The Gigabit Ethernet standard was created to give a greater transmission rate of up to 1 Gbps. The initial goal was to create a system that could function with existing networking equipment. It is built on top of Ethernet protocols like CSMA/CD. It supports both full duplex and half duplex modes, similar to fast ethernet.
Gigabit Ethernet is the most recent version of Ethernet standards, first introduced in 1999 as IEEE 802.3ab and then renamed IEEE 802.3ah in 2004. Gigabit Ethernet established consistent specifications for network communication at 1000 megabits per second (or 1 gigabit per second). IEEE 802.3ab established the applicability of Gigabit Ethernet for 1000 Base T networks and permitted the use of existing UTP cabling.
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Working with existing Category 5 connections, the IEEE 802.3ab standard validated Gigabit Ethernet applicability for both industry and desktop consumers. Additional 1000 Base T network protocols have been certified by IEEE 802.3ah, including 1000 Base LX10 and 1000 Base BX10 for multi-mode fiber and fiber optic communications, respectively.
A Gigabit Ethernet switch, on the other hand, can transport data packets 100 times faster than a Fast Ethernet switch. Gigabit Ethernet can handle increasingly sophisticated network needs including connecting several bandwidth-hungry devices and video streaming over high-speed internet connections.
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Gigabit Ethernet applications include gigabit switches that handle video and other high-quality signal transfer between home servers and high-definition televisions and monitors, as well as gigabit switches that manage data transfer between many IP security cameras and network appliances.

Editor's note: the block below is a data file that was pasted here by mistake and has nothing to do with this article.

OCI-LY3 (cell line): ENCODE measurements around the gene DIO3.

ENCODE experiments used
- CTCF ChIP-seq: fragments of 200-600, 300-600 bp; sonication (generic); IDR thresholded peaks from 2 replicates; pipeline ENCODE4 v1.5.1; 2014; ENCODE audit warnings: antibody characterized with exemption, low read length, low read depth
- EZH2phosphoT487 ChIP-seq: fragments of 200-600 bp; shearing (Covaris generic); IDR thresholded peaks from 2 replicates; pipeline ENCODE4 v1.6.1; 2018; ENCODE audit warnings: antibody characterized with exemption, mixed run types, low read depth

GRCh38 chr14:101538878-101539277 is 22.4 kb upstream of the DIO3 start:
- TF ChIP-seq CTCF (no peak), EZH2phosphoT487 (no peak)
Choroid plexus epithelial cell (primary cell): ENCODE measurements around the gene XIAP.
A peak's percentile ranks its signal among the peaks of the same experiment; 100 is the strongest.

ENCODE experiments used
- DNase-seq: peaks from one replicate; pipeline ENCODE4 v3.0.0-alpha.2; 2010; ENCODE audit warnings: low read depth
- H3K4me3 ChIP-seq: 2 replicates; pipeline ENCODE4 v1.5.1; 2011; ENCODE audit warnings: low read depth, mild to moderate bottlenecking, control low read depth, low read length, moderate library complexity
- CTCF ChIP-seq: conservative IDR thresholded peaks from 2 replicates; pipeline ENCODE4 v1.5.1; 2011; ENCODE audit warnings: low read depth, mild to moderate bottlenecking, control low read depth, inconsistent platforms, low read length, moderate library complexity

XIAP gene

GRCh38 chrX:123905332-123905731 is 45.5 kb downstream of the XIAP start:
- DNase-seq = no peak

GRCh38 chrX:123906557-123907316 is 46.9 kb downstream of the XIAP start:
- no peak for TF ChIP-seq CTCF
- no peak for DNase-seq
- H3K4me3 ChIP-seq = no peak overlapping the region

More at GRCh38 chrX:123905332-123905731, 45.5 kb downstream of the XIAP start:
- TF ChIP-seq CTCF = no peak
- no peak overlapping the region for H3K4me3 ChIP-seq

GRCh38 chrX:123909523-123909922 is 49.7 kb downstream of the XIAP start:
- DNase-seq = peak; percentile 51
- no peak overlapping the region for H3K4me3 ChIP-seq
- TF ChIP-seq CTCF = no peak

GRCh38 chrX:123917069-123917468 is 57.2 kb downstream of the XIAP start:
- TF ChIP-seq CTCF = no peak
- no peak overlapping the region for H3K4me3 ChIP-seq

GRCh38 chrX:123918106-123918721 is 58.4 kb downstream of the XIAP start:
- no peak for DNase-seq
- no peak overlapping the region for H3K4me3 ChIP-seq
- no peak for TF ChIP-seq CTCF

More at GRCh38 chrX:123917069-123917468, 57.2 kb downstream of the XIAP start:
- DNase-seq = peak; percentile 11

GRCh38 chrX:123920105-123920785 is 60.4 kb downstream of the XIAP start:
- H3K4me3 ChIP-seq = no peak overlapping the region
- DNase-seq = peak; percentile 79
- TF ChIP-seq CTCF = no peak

Which One to Choose Between Fast Ethernet and Gigabit Ethernet
Users and businesses should consider which Ethernet data protocol is best for their needs. Small businesses may be able to satisfy their network requirements while also benefiting from the lower-cost Fast Ethernet upgrade. However, if a small business wants to use high-quality IP security cameras with on-demand high-quality video streaming, it may profit from Gigabit Ethernet equipment.
When picking the correct Ethernet data protocol, consider the existing network system, available bandwidth, operational demands, future network design, anticipated network system improvements, and facility limits.
Key Difference Between Fast Ethernet and Gigabit Ethernet
Here is the general difference between fast ethernet and gigabit ethernet
- Fast ethernet provides a data throughput of up to 100 Mbps. Gigabit ethernet, on the other hand, can deliver speeds of up to 1 Gbps.
- In Gigabit ethernet, the delay decreases as the speed increases, but fast ethernet causes greater delay.
- Fast ethernet is less complicated to set up than gigabit ethernet.
- Fast ethernet can only reach a distance of up to 10 kilometres. The gigabit ethernet, on the other hand, has a range of 70 kilometres.
- Fast ethernet has a round trip latency of 100-500 bit times. Gigabit ethernet, on the other hand, has a 4000 bit time delay.
Fast Ethervent Vs Gigabit Ethernet Video Explaination
Check out this visual explanation of fast ethernet and gigabit ethernet .
Fast Ethernet and gigabit ethernet are two different varieties of ethernet, with fast ethernet being slower than gigabit ethernet and providing data speeds of up to 100 Mbps. By increasing cabling technologies, the MAC layer, flow control protocols, and quality of service, gigabit ethernet has increased its maximum speed to 1 Gbps.